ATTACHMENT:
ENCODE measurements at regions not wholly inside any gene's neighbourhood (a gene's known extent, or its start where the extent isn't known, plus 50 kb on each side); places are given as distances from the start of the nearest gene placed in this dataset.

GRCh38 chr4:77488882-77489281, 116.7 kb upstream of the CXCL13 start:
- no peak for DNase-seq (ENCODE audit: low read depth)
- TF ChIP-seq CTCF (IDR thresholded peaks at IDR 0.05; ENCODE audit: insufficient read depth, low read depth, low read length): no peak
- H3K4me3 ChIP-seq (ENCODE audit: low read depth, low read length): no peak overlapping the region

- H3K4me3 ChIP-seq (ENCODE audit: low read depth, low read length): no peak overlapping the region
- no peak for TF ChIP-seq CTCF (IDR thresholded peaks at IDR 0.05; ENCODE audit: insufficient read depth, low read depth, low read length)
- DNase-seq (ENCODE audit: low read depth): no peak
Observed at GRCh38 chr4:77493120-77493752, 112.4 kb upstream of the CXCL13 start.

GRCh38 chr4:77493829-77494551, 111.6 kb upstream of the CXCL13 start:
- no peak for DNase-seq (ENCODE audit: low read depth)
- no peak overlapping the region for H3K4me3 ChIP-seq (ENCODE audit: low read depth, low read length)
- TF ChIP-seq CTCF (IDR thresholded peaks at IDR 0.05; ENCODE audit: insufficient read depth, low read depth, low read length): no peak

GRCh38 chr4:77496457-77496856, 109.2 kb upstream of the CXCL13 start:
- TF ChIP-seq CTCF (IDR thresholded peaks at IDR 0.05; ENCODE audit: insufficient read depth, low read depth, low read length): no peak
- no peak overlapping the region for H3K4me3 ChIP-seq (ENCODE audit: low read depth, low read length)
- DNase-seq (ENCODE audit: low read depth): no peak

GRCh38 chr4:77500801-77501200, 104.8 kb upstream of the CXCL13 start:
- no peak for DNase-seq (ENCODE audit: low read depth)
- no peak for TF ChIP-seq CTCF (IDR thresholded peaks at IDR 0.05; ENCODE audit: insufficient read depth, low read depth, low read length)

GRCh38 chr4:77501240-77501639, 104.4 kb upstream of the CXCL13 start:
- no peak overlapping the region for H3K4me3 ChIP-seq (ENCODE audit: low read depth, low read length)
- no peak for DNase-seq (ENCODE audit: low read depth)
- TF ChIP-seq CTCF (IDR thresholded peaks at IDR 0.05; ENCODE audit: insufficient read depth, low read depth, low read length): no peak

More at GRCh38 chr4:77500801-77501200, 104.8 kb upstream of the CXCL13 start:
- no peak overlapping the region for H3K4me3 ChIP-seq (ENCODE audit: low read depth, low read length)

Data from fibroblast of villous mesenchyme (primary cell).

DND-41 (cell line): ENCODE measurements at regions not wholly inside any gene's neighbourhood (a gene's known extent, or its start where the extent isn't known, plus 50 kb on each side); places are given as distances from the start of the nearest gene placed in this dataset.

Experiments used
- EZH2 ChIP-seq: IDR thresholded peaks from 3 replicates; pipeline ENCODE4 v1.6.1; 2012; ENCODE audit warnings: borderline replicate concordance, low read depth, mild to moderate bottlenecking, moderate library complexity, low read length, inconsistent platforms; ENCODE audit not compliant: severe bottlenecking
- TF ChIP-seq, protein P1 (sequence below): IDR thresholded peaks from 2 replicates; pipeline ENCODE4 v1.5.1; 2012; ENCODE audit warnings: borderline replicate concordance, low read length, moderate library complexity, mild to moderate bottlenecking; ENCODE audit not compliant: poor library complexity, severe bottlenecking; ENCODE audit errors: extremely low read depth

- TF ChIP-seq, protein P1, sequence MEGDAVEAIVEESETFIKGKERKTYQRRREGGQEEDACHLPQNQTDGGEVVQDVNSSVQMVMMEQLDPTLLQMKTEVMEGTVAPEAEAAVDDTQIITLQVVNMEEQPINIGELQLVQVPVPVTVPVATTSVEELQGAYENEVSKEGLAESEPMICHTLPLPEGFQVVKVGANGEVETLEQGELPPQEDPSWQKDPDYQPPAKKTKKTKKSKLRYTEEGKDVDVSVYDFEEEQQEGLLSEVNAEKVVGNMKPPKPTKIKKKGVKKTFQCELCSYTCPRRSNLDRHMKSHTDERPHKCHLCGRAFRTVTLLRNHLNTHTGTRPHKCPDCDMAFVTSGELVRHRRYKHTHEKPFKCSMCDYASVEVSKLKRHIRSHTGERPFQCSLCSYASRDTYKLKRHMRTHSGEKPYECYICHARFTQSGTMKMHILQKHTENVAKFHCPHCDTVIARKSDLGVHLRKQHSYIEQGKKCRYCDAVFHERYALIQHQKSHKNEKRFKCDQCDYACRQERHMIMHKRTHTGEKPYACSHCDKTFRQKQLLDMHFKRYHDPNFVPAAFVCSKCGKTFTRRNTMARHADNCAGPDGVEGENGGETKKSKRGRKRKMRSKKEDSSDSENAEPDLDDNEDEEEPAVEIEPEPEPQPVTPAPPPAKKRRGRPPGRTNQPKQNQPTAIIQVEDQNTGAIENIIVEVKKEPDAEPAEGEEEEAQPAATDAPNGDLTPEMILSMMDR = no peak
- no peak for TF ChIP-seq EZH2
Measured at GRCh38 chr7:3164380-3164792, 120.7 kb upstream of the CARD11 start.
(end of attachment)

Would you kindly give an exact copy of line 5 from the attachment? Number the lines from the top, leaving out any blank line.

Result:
- H3K4me3 ChIP-seq (ENCODE audit: low read depth, low read length): no peak overlapping the region